Tabu Ley Rochereau
Pascal-Emmanuel Sinamoyi Tabu (13 November 1940 – 30 November 2013), better known as Tabu Ley Rochereau, was a leading African rumba singer-songwriter from the Democratic Republic of the Congo. He was the leader of Orchestre Afrisa International, as well as one of Africa's most influential vocalists and prolific songwriters. Along with guitarist Dr Nico Kasanda, Tabu Ley pioneered soukous (African rumba) and internationalised his music by fusing elements of Congolese folk music with Cuban, Caribbean and Latin American rumba. He has been described as "the Congolese personality who, along with Mobutu, marked Africa's 20th century history." He was dubbed "the African Elvis" by the Los Angeles Times. After the fall of the Mobutu regime, Tabu Ley also pursued a political career. His musical career ran parallel to the other great Congolese rhumba bandleader and rival Franco Luambo Makiadi who ran the band TPOK Jazz throughout the 1960s, 1970s and '80s.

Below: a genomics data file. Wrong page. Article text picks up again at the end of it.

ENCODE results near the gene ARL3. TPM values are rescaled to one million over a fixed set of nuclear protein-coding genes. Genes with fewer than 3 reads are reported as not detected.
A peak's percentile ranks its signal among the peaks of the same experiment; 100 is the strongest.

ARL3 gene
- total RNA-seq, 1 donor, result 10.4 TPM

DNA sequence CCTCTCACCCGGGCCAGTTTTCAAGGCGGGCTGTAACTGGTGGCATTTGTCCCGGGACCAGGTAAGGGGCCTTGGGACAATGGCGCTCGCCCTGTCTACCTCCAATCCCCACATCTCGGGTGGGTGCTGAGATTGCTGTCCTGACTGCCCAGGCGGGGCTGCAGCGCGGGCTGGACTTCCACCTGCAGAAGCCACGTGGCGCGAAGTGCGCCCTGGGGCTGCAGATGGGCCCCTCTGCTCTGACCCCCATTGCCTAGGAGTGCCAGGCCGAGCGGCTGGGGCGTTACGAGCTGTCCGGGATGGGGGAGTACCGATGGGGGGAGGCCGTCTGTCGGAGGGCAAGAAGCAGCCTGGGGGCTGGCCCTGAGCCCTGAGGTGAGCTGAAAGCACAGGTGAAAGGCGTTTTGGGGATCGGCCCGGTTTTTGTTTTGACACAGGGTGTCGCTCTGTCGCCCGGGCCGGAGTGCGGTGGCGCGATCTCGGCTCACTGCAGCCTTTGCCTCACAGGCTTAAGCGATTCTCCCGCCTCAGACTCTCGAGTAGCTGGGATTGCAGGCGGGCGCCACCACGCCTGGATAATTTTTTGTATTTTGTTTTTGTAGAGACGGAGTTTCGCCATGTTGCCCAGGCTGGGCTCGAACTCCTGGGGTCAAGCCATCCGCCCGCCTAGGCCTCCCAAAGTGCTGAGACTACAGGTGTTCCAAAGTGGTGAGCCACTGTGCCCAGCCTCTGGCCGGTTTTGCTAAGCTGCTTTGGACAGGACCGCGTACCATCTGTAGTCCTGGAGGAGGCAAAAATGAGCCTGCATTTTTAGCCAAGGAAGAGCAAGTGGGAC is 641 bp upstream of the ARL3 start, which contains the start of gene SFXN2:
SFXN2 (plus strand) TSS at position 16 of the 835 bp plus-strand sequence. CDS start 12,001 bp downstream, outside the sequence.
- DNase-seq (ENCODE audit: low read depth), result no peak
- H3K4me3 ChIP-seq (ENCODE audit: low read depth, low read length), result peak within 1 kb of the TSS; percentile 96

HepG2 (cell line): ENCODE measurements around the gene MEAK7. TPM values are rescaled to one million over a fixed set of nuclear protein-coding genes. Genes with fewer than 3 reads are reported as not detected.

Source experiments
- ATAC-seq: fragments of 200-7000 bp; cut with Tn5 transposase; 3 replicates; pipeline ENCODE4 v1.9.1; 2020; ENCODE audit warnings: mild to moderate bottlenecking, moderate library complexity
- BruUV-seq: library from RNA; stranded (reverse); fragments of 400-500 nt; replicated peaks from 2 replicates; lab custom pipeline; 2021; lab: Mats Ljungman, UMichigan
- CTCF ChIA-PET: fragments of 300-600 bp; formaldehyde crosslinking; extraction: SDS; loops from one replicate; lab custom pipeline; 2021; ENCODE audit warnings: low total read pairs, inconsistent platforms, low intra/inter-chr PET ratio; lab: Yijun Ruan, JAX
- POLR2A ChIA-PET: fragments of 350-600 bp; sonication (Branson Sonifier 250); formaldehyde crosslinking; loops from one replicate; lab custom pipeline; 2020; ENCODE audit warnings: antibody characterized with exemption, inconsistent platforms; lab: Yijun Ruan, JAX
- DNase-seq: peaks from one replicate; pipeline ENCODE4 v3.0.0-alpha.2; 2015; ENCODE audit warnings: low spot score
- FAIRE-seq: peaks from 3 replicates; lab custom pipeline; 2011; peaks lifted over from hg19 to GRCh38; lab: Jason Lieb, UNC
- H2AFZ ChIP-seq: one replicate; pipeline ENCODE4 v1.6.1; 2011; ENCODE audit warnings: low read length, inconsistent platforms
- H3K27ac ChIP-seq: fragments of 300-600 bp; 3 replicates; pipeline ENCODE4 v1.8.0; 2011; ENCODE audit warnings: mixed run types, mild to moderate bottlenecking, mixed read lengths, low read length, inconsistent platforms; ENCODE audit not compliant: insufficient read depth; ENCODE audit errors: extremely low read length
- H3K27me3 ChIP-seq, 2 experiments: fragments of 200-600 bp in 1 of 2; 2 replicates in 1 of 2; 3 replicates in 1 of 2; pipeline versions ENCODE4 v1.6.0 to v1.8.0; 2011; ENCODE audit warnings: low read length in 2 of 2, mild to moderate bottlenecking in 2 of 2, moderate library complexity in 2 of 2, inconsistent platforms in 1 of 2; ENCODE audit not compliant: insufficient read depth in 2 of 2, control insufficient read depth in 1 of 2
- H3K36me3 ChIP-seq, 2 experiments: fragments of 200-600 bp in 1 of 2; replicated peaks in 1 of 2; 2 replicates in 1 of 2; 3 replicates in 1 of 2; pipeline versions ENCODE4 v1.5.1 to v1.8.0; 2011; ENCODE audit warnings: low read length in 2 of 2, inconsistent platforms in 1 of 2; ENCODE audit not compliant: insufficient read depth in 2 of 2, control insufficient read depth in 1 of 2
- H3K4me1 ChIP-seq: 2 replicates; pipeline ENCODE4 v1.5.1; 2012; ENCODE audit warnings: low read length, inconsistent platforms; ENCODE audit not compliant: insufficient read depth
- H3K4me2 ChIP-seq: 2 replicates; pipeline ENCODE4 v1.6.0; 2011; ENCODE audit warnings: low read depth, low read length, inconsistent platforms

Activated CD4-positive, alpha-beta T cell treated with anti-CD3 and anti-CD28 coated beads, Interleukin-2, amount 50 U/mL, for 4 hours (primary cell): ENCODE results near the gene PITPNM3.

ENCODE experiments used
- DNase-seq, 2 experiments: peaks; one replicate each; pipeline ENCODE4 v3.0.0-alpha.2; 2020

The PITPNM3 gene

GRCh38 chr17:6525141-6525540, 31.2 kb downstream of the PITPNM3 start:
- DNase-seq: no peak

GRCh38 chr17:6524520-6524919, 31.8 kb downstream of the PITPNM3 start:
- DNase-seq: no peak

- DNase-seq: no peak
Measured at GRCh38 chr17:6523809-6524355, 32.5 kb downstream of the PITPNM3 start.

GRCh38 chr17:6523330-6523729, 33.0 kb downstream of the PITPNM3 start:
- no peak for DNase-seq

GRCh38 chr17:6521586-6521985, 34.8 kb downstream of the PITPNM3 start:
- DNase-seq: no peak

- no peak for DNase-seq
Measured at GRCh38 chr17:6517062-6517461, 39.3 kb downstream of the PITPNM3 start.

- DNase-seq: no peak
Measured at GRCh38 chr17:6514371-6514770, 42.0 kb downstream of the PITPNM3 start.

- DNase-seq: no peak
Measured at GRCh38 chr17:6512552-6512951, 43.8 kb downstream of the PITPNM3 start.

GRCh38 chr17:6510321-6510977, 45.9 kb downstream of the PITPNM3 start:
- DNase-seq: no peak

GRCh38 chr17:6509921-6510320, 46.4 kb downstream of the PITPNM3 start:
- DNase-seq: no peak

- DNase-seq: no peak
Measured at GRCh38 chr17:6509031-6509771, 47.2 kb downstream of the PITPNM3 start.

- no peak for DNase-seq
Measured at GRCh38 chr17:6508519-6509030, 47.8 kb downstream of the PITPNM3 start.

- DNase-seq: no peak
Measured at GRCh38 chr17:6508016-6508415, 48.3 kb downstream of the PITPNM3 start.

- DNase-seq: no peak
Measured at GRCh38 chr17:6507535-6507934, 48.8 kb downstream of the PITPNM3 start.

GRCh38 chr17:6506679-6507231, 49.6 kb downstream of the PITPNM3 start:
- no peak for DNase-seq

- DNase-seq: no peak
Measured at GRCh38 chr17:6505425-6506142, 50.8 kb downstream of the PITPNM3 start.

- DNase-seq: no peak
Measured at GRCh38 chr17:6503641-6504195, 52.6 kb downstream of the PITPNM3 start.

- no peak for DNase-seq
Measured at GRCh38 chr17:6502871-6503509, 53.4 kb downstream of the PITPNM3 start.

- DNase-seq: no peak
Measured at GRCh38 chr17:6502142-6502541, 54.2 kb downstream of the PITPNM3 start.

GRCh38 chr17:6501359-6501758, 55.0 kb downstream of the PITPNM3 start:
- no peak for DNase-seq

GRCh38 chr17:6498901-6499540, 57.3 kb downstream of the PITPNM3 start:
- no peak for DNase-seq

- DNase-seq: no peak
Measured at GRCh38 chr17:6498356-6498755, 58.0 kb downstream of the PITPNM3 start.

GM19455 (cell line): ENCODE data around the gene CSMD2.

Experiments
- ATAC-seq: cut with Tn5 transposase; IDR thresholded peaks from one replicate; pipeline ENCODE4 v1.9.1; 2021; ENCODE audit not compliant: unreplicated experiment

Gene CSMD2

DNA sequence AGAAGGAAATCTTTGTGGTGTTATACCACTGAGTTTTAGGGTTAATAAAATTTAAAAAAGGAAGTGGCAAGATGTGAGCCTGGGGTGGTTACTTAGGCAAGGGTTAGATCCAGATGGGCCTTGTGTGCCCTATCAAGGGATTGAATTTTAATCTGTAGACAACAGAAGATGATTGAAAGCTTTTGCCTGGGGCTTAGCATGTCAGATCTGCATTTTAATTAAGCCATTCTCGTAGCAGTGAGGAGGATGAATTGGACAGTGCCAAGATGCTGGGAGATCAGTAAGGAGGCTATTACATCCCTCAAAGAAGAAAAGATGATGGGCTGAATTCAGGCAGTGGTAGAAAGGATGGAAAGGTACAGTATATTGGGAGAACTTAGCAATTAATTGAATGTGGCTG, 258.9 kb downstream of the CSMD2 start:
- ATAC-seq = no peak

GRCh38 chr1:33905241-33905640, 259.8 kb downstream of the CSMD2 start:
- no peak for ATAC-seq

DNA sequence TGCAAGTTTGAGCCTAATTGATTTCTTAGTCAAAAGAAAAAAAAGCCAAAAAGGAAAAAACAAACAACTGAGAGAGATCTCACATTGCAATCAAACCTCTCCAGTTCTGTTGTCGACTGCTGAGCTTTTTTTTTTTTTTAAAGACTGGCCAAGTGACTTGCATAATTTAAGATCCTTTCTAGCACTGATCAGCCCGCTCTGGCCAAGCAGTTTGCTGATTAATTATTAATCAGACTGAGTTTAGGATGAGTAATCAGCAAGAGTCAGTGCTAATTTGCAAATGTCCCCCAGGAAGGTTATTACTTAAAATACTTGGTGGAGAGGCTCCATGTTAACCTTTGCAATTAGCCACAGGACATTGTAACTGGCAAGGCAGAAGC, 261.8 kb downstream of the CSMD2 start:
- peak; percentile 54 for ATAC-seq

During his career, Tabu Ley composed up to 3,000 songs and produced 250 albums. In 2023, Rolling Stone ranked him at number 178 on its list of the 200 Greatest Singers of All Time.
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